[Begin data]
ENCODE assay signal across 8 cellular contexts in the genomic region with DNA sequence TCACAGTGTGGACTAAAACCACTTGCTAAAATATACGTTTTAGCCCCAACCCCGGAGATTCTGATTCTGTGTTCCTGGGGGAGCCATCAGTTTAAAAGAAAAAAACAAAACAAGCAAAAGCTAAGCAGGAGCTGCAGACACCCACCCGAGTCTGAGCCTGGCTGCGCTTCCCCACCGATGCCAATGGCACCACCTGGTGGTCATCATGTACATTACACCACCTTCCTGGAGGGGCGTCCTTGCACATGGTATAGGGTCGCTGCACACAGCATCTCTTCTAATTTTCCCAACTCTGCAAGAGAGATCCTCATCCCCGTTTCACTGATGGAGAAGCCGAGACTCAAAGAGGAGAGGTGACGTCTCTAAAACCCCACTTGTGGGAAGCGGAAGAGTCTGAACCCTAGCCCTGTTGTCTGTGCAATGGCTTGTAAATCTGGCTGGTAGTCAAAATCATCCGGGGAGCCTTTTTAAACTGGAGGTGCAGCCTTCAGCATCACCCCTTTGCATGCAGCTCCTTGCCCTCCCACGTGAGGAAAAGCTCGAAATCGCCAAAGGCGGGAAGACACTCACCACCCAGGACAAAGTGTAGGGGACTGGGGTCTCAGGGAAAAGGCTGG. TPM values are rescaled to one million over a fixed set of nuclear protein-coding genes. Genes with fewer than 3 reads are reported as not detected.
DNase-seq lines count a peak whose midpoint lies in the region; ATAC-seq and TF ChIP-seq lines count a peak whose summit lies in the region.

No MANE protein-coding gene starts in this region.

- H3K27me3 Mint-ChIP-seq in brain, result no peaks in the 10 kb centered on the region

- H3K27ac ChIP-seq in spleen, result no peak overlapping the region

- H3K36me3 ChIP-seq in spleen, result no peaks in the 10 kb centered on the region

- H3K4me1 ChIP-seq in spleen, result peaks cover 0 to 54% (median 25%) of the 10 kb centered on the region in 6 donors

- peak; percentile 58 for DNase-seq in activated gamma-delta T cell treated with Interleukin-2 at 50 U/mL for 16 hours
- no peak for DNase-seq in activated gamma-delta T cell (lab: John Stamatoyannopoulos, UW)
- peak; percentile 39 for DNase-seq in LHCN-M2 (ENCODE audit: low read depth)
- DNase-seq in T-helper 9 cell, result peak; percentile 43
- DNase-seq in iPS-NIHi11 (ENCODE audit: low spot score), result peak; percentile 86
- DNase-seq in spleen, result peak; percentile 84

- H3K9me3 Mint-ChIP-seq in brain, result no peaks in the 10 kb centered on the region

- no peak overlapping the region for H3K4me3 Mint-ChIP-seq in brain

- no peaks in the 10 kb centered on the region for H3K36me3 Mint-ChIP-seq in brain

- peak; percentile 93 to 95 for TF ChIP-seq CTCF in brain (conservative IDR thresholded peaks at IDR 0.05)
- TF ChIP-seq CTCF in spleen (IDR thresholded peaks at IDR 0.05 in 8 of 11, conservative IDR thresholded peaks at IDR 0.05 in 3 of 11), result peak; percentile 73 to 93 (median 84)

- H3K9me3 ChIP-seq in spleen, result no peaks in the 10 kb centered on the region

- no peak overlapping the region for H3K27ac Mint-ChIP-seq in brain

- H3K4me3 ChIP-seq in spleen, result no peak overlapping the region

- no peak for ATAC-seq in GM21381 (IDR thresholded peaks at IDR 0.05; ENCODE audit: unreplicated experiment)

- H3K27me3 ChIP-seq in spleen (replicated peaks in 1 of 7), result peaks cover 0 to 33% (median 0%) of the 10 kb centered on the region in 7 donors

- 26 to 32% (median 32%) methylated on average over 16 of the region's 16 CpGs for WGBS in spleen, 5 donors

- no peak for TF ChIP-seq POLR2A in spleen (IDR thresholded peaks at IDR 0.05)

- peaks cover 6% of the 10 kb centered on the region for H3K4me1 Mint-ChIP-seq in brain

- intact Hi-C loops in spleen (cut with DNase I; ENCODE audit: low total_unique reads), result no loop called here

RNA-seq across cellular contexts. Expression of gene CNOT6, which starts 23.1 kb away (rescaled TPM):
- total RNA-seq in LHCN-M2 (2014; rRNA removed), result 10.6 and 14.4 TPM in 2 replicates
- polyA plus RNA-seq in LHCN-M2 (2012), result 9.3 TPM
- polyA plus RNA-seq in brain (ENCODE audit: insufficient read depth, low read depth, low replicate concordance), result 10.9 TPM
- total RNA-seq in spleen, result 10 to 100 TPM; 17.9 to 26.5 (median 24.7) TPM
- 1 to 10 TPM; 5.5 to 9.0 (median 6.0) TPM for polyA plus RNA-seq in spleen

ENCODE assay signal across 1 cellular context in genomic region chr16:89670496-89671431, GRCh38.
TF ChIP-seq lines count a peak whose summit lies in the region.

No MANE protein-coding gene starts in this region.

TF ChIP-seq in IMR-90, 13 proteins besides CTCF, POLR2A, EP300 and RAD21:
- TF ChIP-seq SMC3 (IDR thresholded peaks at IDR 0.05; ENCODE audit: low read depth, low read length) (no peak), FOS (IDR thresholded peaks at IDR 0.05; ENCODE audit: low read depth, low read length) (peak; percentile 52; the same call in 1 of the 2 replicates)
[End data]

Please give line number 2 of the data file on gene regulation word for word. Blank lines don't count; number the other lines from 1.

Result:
DNase-seq lines count a peak whose midpoint lies in the region; ATAC-seq and TF ChIP-seq lines count a peak whose summit lies in the region.